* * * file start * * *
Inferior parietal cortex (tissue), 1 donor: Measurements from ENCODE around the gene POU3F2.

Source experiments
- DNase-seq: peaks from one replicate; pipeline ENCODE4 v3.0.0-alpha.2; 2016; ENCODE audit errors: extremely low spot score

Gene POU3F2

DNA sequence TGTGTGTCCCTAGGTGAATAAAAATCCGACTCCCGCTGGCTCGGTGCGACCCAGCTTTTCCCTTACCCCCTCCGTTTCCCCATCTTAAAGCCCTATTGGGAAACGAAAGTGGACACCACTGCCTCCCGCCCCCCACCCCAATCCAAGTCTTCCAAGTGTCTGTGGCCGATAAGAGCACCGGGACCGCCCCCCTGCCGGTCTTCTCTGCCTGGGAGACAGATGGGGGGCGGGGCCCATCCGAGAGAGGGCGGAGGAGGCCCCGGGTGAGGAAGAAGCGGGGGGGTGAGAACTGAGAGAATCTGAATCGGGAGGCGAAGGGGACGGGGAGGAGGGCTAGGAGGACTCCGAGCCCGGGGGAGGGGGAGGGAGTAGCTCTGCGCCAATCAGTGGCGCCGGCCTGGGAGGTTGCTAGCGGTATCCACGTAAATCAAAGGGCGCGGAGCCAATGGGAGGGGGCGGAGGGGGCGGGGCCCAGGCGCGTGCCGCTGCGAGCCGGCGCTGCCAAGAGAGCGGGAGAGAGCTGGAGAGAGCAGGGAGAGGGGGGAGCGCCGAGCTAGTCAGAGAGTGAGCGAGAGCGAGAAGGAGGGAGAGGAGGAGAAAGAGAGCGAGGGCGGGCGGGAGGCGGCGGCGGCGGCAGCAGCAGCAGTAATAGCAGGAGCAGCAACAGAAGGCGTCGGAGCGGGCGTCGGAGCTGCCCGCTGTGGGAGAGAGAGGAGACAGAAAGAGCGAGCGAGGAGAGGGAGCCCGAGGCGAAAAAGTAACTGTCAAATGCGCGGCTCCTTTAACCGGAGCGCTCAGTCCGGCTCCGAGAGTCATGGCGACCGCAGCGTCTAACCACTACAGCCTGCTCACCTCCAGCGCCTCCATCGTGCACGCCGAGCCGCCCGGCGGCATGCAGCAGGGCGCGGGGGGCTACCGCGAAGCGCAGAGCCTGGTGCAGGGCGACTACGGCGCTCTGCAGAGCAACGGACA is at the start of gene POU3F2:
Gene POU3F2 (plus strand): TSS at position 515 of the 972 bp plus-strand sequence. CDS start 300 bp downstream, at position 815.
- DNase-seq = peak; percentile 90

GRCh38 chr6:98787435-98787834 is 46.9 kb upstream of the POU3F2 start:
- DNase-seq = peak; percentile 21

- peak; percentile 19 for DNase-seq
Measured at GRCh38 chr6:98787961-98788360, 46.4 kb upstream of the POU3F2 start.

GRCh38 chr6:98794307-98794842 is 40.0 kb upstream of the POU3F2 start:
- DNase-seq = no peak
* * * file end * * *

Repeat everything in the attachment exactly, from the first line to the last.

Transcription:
Inferior parietal cortex (tissue), 1 donor: Measurements from ENCODE around the gene POU3F2.

Source experiments
- DNase-seq: peaks from one replicate; pipeline ENCODE4 v3.0.0-alpha.2; 2016; ENCODE audit errors: extremely low spot score

Gene POU3F2

DNA sequence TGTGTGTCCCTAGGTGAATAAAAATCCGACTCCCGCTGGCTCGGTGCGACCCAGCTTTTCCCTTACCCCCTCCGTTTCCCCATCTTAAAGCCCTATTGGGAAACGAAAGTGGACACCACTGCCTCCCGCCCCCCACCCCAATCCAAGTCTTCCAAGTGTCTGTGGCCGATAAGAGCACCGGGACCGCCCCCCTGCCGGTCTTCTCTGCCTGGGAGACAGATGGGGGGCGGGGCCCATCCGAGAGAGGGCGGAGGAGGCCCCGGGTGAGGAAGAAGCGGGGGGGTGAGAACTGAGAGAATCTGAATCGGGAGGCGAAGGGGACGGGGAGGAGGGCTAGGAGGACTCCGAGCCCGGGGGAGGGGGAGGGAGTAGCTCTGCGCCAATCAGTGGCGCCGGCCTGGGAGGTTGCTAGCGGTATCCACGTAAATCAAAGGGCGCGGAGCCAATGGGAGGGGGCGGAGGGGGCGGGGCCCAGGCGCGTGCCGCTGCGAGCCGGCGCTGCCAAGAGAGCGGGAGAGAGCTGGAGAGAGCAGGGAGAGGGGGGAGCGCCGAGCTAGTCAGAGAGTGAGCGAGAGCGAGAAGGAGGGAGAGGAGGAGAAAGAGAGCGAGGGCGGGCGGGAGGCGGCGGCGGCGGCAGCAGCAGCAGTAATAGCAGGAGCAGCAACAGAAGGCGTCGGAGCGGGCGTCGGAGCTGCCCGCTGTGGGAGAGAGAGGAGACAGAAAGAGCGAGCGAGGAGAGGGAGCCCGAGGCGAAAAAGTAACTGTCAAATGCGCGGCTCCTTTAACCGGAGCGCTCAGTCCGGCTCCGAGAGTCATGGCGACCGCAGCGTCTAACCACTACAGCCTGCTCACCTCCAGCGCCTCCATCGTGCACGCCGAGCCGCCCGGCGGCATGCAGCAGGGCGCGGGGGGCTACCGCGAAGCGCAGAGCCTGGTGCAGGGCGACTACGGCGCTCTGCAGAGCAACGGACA is at the start of gene POU3F2:
Gene POU3F2 (plus strand): TSS at position 515 of the 972 bp plus-strand sequence. CDS start 300 bp downstream, at position 815.
- DNase-seq = peak; percentile 90

GRCh38 chr6:98787435-98787834 is 46.9 kb upstream of the POU3F2 start:
- DNase-seq = peak; percentile 21

- peak; percentile 19 for DNase-seq
Measured at GRCh38 chr6:98787961-98788360, 46.4 kb upstream of the POU3F2 start.

GRCh38 chr6:98794307-98794842 is 40.0 kb upstream of the POU3F2 start:
- DNase-seq = no peak